Monday Morning Fika with Liz Borino: Dom/sub Roles and Health

Good morning and welcome back to Fika! Today we welcome Liz Borino who will talk with us about the effect of health issues on a D/s relationship. She is the second M/M author to appear on Fika, and she is the first to talk about considerations of health. We often read fantasy stories of discipline and spanking, but in real life things don’t work out as neatly as in the stories. What happens when health problems interfere?

My name is Liz Borino, and I write Male/male erotic romance with light BDSM. That’s a mouthful, isn’t it? What it basically means is I write about two horny men in a Dom/sub (D/s) relationship who are madly in love with each other. An element of domestic discipline is inherent in their D/s relationship, which is part of the reason I’m lucky enough to appear on Ana’s blog.

What do you think of when someone says BDSM? Whips? Orgasm control? Bondage? Protocols and rituals?

Well, it’s all of those things, or none of them, depending on what the couple wants. Here, though, I’m going to discuss people in committed 24/7 power exchange relationships. The cornerstone of a power exchange relationship is consent. So, when kink is brought into a vanilla bond, one of the most important aspects is the negotiation, usually with a contract involved. Limits will be discussed, rules decided upon, protocol put forth, and roles cemented. Will they be monogamous or poly? All of this should be negotiated until both parties are comfortable.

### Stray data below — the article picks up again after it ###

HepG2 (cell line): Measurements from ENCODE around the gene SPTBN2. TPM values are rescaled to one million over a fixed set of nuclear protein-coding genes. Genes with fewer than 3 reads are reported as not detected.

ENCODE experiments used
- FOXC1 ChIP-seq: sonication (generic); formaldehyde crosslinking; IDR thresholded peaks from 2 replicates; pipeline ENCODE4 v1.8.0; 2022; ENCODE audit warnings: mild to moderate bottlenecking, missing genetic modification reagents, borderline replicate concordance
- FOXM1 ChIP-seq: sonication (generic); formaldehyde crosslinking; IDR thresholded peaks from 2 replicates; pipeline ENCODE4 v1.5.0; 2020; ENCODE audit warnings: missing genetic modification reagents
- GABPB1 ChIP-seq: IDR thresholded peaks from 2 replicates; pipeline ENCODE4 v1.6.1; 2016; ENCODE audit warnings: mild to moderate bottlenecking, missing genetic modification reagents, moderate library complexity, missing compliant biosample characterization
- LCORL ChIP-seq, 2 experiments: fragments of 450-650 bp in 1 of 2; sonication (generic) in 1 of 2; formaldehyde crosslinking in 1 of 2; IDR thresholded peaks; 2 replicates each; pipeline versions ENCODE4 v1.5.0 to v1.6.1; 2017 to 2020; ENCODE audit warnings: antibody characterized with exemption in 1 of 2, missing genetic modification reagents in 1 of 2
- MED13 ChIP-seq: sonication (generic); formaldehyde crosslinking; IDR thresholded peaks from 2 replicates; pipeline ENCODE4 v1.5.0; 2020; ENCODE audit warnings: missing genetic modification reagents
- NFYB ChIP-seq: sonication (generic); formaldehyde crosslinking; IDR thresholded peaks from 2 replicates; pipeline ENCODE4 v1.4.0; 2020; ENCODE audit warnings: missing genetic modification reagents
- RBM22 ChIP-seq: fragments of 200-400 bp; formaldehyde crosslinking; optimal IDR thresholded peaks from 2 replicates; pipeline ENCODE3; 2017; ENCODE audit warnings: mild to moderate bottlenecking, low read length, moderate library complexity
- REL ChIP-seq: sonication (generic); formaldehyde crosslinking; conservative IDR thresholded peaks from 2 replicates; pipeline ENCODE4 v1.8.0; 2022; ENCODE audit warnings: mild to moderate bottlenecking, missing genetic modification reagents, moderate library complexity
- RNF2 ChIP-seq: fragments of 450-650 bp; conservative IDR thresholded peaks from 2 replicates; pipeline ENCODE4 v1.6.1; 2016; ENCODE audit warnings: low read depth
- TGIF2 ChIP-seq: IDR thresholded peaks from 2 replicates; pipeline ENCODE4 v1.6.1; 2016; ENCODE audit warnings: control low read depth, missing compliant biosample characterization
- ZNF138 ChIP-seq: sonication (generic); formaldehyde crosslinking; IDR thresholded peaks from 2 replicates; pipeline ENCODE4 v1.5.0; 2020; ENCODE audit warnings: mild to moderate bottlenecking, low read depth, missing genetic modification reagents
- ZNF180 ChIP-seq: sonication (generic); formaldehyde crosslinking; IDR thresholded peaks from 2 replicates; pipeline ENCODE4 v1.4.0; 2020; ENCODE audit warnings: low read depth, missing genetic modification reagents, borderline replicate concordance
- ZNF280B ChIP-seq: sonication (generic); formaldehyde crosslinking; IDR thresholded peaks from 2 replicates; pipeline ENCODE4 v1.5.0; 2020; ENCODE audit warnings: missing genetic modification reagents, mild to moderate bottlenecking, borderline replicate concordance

But not everything can be negotiated. What happens if, for example, the Dom is out with their friends and on the way home gets into a debilitating car accident, leaving them bed, or even hospital, bound? This is real life. It, unfortunately, happens to couples every day.  So, what happens to the submissive kneeling naked awaiting their Dominant’s return? They were told not to get up until their Dominant came home. And then the call from the hospital rings through on their phone.

What then?